I narrowed this week’s pick down to two Irish bands. I figured Bono and the boys have succeeded in completely saturating the U.S. media, and it was a good opportunity to shine the spotlight on another quality band from the Emerald Isle: Bell X1.
Before I get started, look down a little further in the post for the embedded media player. Bell X1 has done it right, offering a full embeddable stream of their entire album. So go on down, click play, and come on back.
Bell X1 are a Dublin-based group who started off in the early 90’s as a band called Juniper, which also featured Damien Rice. The “Bell X1” was inspired by the first plane to break the sound barrier (flown by Chuck Yeager way back in 1947).
Blue Lights on the Runway is the band’s 4th studio album since their debut in 2000. I’d picked up their 2005 release Flock due to a couple of great tunes I heard on Sirius: “Rocky Took a Lover” and “Flame”. So when I noticed Blue Lights, their debut on Yep Roc, I had to take a listen.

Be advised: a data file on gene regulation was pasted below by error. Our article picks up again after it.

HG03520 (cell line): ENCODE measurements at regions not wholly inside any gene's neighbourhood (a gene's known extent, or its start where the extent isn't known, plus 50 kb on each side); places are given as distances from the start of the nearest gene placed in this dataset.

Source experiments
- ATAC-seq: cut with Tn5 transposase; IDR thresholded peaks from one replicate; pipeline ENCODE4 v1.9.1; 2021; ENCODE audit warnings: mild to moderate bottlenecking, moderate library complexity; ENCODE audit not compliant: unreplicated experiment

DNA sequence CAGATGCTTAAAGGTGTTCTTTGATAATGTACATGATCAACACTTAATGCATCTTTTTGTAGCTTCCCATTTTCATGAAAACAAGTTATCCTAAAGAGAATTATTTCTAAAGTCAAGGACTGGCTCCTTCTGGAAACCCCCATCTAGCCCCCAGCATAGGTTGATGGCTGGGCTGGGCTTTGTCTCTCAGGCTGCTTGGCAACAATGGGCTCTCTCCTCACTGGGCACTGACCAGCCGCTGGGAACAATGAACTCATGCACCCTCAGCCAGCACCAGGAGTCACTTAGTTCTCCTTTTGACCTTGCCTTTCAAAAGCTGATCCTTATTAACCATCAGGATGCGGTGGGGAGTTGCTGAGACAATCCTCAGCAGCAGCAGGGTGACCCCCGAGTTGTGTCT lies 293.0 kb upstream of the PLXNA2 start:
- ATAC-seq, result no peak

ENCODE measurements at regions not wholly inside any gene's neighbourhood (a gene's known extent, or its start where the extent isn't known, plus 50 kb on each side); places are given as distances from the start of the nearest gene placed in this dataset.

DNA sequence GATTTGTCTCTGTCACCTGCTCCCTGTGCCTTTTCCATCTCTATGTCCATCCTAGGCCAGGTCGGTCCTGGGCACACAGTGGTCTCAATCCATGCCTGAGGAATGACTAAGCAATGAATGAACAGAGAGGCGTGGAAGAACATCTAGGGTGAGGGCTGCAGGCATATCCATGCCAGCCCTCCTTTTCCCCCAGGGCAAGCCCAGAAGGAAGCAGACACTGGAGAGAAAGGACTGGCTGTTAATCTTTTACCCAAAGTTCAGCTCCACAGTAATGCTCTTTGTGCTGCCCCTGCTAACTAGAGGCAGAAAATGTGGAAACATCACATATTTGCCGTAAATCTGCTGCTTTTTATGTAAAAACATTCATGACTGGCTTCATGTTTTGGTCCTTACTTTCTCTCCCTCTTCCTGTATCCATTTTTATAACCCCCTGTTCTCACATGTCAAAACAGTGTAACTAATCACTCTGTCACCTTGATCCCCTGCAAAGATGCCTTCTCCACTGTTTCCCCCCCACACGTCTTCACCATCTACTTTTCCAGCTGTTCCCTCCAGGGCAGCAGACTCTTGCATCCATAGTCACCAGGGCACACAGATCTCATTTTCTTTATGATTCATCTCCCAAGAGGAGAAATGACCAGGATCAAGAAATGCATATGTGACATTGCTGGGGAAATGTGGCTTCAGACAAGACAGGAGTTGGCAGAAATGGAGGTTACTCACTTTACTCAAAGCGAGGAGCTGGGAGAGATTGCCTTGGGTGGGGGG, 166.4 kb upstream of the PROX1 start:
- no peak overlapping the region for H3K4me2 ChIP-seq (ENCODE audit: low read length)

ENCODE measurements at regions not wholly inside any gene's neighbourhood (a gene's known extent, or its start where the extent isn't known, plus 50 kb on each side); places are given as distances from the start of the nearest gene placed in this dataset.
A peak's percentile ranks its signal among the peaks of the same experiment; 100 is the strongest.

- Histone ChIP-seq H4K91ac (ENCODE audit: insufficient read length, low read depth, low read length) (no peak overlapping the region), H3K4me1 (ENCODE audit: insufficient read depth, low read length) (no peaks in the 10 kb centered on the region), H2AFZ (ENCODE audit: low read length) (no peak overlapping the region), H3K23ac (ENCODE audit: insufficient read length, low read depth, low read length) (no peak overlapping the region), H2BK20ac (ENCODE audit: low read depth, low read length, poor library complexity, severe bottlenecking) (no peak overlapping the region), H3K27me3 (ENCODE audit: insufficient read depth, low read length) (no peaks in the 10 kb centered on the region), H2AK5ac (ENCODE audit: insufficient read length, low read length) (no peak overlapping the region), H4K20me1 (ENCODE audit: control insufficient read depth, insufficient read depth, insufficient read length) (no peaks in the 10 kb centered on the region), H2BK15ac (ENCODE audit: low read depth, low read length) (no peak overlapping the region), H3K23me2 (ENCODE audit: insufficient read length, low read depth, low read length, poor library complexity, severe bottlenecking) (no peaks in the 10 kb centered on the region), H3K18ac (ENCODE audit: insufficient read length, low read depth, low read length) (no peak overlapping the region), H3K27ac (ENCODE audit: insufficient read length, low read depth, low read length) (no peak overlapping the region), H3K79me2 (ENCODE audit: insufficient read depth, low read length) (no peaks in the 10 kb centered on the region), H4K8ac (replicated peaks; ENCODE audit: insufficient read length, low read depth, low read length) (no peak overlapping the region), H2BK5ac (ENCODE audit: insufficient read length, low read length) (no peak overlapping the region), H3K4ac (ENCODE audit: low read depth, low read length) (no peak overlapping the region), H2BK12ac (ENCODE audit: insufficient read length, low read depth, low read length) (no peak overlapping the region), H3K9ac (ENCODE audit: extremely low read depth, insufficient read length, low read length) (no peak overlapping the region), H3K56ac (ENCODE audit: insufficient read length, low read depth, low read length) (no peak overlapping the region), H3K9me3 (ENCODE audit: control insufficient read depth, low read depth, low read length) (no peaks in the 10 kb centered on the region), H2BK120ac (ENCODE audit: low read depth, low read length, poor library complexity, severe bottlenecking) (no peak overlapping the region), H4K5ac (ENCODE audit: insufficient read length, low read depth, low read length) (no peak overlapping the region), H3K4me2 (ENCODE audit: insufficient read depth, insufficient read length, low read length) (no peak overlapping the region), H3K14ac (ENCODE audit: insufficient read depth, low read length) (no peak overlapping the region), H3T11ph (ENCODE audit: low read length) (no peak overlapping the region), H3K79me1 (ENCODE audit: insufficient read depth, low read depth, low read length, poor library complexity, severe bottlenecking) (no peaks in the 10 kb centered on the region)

Glad I did! This album has some great moments…
“The Ribs of a Broken Umbrella” kicks off the album in rocking, synthy, electro-pop style.
“How Your Heart Is Wired” has an electronic-based rhythm that brings to mind Kid A-era Radiohead.
“The Great Defector” will have David Byrne fans double checking their iPod. Vocalist Paul Noonan sounds just like Byrne on this one, particularly when the chorus takes flight with the background vocals.
But it’s the album’s slower moments that really do it for me. “Blow Ins” is one of the best down tempo tunes I’ve heard all year. It takes a look at a subject that fascinates all of us: our mortality: “I am the magpie when all’s shiny and new / I can’t help myself, I pick a pocket or two / And if all time was but a day / We’d show up around midnight and say ‘Hey’… We’re just blow ins / On the storm of time / Yeah, we’re just stopping / For a while”. Noonan’s vocals shine on this one – really a gorgeous tune.
“Light Catches Your Face” and “The Curtains are Twitchin'” are two other quality slower numbers . “Curtains”, the album closer, starts off as a minimalist dirge-like ballad – piano, electric guitar and vocals – and ends up sounding like the Dirty Dozen Brass Band broke into the studio – a cavalcade of dixieland brass bursting through the final moments of a great album.